shipping is expected to continue its recovery from the trough of 2016,
supported by improving utilisation. But increasing localisation and the threat
of trade wars will slow finished vehicle cargo growth, while carrier
operational efficiency will be challenged by the emergence of new trades and
ports of call, according to the Finished Vehicle Shipping Annual Review
and Forecast 2018/19 report published by global shipping consultancy
trade in finished vehicles has recovered strongly from a low in 2016, recording
growth of approaching 6 per cent in 2017 to 37.5 million ceu. Meanwhile, growth
in the specialist car carrier fleet has stagnated, forcing idle ships back into
employment, and is expected to remain so with the orderbook at an historic low.
This will support rising utilisation and stronger freight rates over the next
five years, but with vessels barely breaking even, this will not be sufficient
to encourage further investment in the sector, it said in a release.
improving utilisation and a record low orderbook, owners and operators are
holding off acquiring capacity, whether through ordering, sales and purchase or
chartered in tonnage, as trade uncertainty weighs on the market," said Mr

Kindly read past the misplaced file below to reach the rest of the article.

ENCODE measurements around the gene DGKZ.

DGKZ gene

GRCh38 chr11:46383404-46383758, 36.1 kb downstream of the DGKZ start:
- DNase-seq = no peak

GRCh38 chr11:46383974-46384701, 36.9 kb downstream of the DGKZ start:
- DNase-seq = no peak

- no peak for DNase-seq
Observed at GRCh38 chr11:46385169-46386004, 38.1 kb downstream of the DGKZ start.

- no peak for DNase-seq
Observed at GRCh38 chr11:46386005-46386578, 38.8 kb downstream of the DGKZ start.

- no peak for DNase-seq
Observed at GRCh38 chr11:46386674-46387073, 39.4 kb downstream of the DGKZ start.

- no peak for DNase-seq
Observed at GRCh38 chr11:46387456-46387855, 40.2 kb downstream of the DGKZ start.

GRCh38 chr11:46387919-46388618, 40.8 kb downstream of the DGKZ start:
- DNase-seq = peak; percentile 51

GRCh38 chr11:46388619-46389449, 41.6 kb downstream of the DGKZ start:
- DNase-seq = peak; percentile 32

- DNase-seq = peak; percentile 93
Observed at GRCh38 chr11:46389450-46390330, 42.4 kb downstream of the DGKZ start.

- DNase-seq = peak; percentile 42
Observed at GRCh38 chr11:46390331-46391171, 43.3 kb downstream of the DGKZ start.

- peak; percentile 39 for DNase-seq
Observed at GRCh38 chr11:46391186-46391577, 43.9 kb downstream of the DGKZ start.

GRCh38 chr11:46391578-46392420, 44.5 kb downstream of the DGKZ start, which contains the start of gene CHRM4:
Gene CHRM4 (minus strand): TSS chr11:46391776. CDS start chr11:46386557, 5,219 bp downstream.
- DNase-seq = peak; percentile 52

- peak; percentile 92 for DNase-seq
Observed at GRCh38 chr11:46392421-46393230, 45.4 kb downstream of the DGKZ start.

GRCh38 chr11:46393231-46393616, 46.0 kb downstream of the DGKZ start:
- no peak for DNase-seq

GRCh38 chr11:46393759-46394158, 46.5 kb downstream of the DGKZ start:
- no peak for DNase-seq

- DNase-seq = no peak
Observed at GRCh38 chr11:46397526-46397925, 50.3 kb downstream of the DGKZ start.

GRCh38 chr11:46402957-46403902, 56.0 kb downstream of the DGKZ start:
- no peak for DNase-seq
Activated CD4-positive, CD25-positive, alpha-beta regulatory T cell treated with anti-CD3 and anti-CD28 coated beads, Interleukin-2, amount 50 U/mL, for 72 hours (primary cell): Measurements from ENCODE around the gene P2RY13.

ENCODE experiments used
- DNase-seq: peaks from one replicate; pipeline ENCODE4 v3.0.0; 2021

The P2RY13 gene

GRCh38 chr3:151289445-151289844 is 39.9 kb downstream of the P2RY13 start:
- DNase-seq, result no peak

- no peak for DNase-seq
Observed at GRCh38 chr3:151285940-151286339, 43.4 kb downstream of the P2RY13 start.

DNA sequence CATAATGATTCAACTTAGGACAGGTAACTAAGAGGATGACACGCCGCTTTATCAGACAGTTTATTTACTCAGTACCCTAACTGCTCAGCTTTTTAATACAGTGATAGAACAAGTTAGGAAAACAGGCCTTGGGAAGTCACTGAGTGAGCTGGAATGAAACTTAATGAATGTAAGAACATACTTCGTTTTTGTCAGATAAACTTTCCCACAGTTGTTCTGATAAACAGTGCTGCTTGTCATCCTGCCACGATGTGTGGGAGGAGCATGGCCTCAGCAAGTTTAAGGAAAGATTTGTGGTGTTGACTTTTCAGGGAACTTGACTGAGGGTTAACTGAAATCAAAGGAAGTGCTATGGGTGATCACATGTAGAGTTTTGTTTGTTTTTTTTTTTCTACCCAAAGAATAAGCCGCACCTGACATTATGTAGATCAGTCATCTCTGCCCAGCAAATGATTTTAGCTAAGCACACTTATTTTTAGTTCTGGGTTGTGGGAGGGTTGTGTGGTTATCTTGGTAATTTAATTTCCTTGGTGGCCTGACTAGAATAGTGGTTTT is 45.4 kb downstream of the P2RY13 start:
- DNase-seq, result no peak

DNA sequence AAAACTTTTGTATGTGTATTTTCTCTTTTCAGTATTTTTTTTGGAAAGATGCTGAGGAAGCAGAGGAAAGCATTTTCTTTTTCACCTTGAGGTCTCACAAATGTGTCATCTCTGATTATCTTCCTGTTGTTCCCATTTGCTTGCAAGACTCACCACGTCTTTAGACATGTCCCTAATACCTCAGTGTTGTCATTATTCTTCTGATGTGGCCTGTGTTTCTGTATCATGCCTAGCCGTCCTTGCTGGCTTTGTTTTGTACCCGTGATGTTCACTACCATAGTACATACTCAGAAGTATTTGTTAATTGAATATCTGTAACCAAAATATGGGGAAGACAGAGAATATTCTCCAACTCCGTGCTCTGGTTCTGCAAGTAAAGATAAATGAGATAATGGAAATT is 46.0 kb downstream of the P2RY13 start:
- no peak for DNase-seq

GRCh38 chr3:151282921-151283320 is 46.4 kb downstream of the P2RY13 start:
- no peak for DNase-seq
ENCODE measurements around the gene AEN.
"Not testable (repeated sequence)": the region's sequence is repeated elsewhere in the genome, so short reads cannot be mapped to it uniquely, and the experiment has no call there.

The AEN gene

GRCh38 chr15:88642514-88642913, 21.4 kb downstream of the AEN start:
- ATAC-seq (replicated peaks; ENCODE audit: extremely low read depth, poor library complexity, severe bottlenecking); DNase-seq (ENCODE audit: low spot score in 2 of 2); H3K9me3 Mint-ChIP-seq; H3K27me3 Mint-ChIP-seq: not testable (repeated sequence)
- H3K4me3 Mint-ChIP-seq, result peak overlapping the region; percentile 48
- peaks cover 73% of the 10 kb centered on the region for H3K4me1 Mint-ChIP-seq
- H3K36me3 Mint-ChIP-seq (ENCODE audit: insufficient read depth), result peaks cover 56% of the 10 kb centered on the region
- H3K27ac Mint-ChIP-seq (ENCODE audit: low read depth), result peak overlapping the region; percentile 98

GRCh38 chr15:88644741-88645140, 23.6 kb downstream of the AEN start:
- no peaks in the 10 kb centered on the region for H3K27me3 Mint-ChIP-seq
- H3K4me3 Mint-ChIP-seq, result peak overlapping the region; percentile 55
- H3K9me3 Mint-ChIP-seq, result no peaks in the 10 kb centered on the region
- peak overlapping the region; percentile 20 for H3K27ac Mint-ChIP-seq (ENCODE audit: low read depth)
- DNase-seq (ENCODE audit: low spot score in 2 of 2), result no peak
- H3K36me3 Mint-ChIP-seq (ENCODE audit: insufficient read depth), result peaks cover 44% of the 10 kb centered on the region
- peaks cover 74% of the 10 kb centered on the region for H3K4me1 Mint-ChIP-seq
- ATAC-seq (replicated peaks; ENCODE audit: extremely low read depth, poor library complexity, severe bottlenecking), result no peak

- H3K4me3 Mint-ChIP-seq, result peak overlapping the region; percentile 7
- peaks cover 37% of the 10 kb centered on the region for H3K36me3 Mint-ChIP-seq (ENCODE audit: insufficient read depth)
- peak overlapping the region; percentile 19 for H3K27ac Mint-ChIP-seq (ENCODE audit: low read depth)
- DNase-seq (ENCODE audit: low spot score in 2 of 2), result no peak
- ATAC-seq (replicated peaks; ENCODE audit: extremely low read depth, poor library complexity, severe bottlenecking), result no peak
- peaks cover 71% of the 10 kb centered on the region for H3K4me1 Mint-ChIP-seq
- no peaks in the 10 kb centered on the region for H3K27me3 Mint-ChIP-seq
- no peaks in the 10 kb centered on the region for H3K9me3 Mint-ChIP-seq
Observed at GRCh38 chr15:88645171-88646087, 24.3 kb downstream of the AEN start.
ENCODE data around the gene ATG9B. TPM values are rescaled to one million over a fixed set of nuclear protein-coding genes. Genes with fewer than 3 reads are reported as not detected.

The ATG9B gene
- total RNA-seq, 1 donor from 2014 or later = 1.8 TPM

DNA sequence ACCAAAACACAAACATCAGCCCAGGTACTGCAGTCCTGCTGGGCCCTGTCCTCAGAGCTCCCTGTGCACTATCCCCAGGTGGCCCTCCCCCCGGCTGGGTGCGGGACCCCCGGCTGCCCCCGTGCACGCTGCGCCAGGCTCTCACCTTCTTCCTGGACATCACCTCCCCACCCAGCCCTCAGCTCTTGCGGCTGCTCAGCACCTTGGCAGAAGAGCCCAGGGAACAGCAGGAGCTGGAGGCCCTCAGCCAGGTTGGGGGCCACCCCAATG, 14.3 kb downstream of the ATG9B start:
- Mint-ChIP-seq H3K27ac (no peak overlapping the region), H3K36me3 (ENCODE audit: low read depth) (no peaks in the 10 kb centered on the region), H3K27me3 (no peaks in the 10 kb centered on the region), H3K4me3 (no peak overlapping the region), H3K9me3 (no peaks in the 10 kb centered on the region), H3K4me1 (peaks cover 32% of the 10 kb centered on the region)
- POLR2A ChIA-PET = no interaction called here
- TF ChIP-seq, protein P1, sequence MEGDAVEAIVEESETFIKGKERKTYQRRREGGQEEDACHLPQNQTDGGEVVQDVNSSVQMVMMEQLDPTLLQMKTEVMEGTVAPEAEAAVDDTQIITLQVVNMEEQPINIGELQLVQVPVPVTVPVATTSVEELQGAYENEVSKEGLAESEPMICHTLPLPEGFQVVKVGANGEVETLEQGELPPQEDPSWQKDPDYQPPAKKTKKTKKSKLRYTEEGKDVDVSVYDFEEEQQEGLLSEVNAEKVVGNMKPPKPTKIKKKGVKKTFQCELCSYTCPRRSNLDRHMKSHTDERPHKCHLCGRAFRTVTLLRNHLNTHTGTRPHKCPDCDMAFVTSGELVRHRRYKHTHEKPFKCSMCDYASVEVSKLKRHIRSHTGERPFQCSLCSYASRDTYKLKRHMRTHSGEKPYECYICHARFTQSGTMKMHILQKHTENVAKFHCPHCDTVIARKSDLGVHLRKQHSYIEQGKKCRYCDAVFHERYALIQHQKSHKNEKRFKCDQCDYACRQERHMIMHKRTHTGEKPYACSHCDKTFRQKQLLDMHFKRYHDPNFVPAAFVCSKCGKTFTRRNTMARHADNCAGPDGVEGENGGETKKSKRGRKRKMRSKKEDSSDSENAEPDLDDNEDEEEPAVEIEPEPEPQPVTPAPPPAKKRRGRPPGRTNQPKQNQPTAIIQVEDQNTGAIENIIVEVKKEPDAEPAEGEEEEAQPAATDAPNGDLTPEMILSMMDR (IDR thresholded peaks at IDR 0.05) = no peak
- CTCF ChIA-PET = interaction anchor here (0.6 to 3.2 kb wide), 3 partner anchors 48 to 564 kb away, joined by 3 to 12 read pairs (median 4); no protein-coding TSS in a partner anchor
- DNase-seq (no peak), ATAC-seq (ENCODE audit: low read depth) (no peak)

Tom Ossieur, Head of Car Carriers at Drewry.
car carriers were ordered during the first half of 2018 while chartering
activity remains focused on short-term contracts, the release said.
recovery in finished vehicle trade is being challenged by the threat of higher
auto trade tariffs, increasing localisation of production as well as a shift in
car sales growth from mature to more volatile emerging markets.
developments mean shorter shipping distances and more frequent and lengthier
port calls, often to less efficient terminals, which will lower vessel
operational efficiency. Meanwhile, higher bunker costs and the impending low
sulphur fuel regulations that come into force in 2020 will add to costs. These
are headwinds to the recovery in profitability of both owners and vessel
operators, the release observed.
car carrier efficiency has fallen by 39 per cent since 2007 as vessels sail at
slower speeds and spend more time in ports," said Mr Ossieur. "Drewry
does not foresee significant improvements forthcoming. Lower speeds, shorter
routes and trade lane imbalances are here to stay."
supply growth will provide support to the supply-demand balance, with car
carrier utilisation forecast to reach 86 per cent by 2022. But market uncertainty
and downside risks will continue to weigh on chartering activity, charter
periods and time charter rates.
focus on high and heavy as well as break-bulk and project cargo is providing
some relief, with operators ordering more flexible vessel designs in recent
years. But some are shunning fleet additions in favour of port and landside
logistics investments that offer better returns. The emergence of new ports has
boosted demand for transhipment and, as a result, vehicle port volumes
increased by over 8 per cent in 2017, the release added.